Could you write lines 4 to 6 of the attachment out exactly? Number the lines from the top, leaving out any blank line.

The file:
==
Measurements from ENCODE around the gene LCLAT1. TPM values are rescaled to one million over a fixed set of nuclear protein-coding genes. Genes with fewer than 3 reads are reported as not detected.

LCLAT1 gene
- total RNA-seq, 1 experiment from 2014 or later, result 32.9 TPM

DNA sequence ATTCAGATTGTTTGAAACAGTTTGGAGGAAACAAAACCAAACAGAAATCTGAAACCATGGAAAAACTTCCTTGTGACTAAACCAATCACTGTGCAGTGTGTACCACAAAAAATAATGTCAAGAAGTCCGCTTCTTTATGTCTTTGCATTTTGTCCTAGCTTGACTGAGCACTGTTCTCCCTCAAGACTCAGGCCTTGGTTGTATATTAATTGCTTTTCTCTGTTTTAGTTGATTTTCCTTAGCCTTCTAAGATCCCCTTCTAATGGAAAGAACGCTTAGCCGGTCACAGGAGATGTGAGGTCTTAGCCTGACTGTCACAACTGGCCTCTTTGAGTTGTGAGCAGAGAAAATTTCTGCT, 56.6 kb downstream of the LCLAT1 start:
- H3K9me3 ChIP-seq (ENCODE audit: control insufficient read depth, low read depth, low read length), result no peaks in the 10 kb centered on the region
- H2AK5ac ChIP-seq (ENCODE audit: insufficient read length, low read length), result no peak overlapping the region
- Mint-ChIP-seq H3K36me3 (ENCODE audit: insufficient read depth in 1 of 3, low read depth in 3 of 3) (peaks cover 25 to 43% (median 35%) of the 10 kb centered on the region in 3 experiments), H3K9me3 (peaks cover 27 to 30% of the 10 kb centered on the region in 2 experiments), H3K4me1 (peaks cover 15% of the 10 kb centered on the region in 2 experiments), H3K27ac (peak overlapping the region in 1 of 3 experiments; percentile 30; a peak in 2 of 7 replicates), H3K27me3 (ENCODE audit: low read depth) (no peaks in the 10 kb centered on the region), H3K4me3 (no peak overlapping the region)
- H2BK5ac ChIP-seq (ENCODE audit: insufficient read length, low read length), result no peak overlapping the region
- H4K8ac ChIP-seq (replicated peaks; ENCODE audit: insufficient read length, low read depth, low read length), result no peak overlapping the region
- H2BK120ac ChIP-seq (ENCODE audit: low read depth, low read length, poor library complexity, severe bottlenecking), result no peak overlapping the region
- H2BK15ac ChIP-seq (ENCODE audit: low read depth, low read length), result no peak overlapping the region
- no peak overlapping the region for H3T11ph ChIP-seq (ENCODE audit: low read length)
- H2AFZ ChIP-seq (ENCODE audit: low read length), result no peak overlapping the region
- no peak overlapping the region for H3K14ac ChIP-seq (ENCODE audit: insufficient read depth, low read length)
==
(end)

DNA sequence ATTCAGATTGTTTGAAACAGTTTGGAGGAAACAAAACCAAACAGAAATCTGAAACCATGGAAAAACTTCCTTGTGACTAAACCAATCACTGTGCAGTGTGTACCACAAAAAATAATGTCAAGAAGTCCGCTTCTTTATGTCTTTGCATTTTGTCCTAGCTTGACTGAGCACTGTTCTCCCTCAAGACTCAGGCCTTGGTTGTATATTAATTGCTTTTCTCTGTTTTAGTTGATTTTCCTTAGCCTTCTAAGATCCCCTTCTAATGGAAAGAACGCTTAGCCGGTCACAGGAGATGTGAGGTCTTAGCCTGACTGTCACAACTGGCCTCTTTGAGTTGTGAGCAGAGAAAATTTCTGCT, 56.6 kb downstream of the LCLAT1 start:
- H3K9me3 ChIP-seq (ENCODE audit: control insufficient read depth, low read depth, low read length), result no peaks in the 10 kb centered on the region
- H2AK5ac ChIP-seq (ENCODE audit: insufficient read length, low read length), result no peak overlapping the region